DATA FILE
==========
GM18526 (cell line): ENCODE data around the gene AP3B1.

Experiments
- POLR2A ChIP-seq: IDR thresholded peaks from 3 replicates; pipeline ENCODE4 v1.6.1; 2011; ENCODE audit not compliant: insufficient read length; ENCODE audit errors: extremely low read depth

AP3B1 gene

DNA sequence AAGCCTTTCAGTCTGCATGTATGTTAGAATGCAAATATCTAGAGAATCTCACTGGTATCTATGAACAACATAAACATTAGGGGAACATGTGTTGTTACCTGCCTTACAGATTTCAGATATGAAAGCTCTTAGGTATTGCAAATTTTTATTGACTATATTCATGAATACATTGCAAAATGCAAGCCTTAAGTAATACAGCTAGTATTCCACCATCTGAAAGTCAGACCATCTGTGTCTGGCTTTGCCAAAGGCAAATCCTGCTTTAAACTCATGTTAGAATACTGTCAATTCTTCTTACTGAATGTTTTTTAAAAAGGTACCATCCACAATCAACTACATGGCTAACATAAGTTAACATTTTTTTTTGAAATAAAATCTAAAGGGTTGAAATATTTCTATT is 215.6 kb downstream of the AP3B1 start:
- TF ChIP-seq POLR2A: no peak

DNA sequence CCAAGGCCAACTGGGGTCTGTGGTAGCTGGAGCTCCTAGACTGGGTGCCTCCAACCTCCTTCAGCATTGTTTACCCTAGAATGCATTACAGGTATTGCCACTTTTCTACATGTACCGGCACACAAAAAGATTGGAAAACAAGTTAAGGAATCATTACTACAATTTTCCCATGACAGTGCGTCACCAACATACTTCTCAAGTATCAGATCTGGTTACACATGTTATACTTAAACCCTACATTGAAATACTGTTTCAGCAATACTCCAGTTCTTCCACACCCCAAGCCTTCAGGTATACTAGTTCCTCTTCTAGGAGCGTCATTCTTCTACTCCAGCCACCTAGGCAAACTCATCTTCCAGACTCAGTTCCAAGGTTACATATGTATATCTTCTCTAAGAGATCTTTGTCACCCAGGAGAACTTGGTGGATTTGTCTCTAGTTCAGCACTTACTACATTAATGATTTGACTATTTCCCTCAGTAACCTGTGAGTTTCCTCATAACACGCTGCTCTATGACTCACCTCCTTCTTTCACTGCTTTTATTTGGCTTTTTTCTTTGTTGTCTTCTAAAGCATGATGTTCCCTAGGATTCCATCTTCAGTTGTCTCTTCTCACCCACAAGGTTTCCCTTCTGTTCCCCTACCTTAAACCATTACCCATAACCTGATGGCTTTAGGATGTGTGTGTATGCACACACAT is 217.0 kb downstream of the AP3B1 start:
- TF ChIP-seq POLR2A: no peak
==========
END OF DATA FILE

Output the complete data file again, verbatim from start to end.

GM18526 (cell line): ENCODE data around the gene AP3B1.

Experiments
- POLR2A ChIP-seq: IDR thresholded peaks from 3 replicates; pipeline ENCODE4 v1.6.1; 2011; ENCODE audit not compliant: insufficient read length; ENCODE audit errors: extremely low read depth

AP3B1 gene

DNA sequence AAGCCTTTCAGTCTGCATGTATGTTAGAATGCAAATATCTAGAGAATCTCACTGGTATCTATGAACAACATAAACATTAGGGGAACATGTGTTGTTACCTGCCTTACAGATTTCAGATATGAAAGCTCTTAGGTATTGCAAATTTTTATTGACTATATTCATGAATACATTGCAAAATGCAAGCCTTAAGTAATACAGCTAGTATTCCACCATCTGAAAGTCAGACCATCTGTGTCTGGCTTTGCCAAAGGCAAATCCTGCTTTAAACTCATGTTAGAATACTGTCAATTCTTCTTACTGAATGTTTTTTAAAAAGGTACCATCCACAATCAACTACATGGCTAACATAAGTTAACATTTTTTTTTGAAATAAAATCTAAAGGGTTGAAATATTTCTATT is 215.6 kb downstream of the AP3B1 start:
- TF ChIP-seq POLR2A: no peak

DNA sequence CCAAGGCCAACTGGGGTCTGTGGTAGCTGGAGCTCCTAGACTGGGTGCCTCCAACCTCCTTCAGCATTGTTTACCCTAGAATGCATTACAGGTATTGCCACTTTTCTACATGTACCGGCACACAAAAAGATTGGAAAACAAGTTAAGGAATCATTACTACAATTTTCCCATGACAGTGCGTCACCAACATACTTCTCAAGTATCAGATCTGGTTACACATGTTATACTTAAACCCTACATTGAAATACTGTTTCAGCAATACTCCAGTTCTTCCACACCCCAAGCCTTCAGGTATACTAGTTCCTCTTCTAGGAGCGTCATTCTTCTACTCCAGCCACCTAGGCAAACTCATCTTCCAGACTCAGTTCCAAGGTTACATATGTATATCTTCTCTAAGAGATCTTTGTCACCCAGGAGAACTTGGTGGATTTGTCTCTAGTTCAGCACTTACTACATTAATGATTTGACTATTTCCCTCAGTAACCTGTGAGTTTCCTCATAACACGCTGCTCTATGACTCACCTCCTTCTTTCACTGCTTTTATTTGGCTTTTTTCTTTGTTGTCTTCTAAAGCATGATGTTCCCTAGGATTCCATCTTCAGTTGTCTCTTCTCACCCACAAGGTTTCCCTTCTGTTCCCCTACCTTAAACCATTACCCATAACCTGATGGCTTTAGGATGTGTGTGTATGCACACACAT is 217.0 kb downstream of the AP3B1 start:
- TF ChIP-seq POLR2A: no peak